After the tragic crash of a Pilatus PC-12 in Florida, Richard Collins reflects on flying with family. He says, “One of the reasons I became such a weather geek over the years was if I was going to fly my family in clouds, I was going to understand everything there was to know about those clouds.” Does flying with family change the way you fly?
Read how a family trip meant to prove the utility of general aviation goes wrong, and changes the way this pilot flies. He suggests you “take the long view when implementing your family-flying Grand Plan.”
You worked hard, paid a lot of money and earned your pilot’s license. Now what do you do? It’s a question that comes up more often than most pilots care to admit. Let me suggest 10 things that every pilot should do before they die. Call it a bucket list if you want, but I consider it a flight plan.
It was actually Father’s Day weekend, but this flight was all about Mom. The mission was to pick up my mother at her home on the Eastern Shore of Maryland and drop her at Long Island’s MacArthur Airport in Islip, NY to see her friend who lives on Fire Island. I had the choice of flying either my family’s Cessna 172 or Beechcraft Baron.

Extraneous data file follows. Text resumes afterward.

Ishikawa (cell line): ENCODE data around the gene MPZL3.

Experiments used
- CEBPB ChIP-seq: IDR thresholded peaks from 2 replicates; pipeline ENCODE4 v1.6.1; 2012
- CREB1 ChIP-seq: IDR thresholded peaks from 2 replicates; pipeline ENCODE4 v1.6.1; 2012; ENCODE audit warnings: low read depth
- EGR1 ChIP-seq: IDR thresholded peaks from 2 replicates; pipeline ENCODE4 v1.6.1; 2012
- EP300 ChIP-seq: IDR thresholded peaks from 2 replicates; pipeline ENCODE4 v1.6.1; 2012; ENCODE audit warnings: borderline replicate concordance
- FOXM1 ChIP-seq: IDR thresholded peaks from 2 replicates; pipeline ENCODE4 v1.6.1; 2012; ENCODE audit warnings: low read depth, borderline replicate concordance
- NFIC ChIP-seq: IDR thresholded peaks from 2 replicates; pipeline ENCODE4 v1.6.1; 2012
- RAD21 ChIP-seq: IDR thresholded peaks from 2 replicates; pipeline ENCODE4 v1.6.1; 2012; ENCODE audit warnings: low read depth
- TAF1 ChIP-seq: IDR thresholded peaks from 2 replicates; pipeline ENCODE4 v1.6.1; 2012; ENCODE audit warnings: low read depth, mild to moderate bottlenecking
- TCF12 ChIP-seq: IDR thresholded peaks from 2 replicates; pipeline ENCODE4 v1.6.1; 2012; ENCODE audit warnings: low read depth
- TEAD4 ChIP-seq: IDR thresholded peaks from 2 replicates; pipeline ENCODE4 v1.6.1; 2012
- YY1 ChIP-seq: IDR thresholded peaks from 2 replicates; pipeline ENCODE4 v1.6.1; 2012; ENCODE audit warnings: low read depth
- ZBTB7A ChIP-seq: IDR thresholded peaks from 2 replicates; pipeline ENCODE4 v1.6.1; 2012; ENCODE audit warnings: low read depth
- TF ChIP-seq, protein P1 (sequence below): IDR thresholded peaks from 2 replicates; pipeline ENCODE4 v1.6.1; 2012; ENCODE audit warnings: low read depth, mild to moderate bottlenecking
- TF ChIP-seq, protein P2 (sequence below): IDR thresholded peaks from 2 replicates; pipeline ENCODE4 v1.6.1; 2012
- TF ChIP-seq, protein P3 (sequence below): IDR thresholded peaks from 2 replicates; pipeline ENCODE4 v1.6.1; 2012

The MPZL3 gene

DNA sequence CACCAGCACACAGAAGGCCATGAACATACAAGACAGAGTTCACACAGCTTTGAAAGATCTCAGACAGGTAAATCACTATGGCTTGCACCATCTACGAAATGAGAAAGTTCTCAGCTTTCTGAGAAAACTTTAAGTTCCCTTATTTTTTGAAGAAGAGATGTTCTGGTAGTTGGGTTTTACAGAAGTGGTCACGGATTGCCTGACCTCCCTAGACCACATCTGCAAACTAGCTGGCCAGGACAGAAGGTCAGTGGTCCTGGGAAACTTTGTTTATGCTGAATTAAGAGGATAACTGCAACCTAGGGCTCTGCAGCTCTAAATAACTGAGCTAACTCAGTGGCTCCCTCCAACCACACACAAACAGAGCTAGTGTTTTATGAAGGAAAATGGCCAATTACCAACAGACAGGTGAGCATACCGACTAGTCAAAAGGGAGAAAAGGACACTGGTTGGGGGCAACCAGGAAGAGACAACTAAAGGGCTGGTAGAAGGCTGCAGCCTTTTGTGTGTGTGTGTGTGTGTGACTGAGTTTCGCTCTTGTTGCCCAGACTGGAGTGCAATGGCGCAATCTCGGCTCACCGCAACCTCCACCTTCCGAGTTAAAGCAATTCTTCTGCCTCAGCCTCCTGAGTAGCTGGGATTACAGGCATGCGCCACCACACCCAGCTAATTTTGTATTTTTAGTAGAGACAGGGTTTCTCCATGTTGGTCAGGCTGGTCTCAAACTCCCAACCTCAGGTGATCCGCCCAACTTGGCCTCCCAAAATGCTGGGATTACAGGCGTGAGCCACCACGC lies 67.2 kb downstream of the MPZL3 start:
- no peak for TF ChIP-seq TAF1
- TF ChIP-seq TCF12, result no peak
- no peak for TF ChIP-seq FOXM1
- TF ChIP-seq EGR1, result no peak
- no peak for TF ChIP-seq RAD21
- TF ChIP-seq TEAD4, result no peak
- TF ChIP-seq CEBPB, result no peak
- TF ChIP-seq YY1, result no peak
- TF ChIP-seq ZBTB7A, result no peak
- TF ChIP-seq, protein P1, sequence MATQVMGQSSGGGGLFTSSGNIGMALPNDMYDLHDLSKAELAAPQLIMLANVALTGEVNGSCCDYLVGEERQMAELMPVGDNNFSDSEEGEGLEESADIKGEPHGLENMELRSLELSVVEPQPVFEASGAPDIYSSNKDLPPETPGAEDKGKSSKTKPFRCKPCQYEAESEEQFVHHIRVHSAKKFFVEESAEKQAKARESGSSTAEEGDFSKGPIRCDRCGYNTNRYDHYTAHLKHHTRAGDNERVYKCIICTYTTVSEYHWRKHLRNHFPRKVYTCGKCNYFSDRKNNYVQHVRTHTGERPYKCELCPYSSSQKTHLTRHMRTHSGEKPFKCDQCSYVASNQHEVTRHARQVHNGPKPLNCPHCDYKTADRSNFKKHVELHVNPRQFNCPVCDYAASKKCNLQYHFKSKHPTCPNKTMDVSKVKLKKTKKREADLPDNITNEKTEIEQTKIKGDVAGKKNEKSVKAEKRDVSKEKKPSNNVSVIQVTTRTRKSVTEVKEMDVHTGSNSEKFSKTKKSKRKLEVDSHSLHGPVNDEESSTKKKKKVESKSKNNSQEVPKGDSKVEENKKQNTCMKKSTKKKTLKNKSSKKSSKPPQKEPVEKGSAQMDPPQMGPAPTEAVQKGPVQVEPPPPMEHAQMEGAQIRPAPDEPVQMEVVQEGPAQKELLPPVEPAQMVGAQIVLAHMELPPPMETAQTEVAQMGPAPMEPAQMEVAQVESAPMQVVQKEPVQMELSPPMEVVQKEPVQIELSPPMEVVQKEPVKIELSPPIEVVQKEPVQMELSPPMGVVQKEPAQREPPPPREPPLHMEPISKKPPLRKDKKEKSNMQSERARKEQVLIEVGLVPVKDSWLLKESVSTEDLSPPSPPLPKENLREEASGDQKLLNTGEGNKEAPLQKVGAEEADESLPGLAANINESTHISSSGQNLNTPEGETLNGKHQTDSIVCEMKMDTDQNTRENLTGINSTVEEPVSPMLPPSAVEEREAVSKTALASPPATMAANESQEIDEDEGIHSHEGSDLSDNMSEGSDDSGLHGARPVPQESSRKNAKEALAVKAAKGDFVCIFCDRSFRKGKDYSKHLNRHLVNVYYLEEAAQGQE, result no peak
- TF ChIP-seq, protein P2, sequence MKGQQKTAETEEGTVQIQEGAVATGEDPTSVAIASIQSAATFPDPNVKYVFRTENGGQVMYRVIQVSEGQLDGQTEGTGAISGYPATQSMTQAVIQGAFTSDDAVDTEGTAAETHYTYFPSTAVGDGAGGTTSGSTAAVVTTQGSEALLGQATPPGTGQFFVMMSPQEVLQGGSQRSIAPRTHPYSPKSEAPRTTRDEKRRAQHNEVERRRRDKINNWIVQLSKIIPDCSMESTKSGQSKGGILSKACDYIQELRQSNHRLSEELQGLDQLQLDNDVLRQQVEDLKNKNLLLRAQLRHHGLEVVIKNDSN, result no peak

Remember your first check ride? Remember the jitters you felt, the shaking hands, the funny feeling in the pit of your stomach? Well, I remember mine, and it was nothing to compare with a flight I had last week.
Back in February of 1958, my father and I took Leighton Collins’ first Cessna 182 back to the factory in Wichita, where it was traded for a brand new Cessna 182 Skylane. I was eight years old and the adventure was the first time my father had taken me beyond local flights, usually from Linden Airport in New Jersey. It was also a gamble for him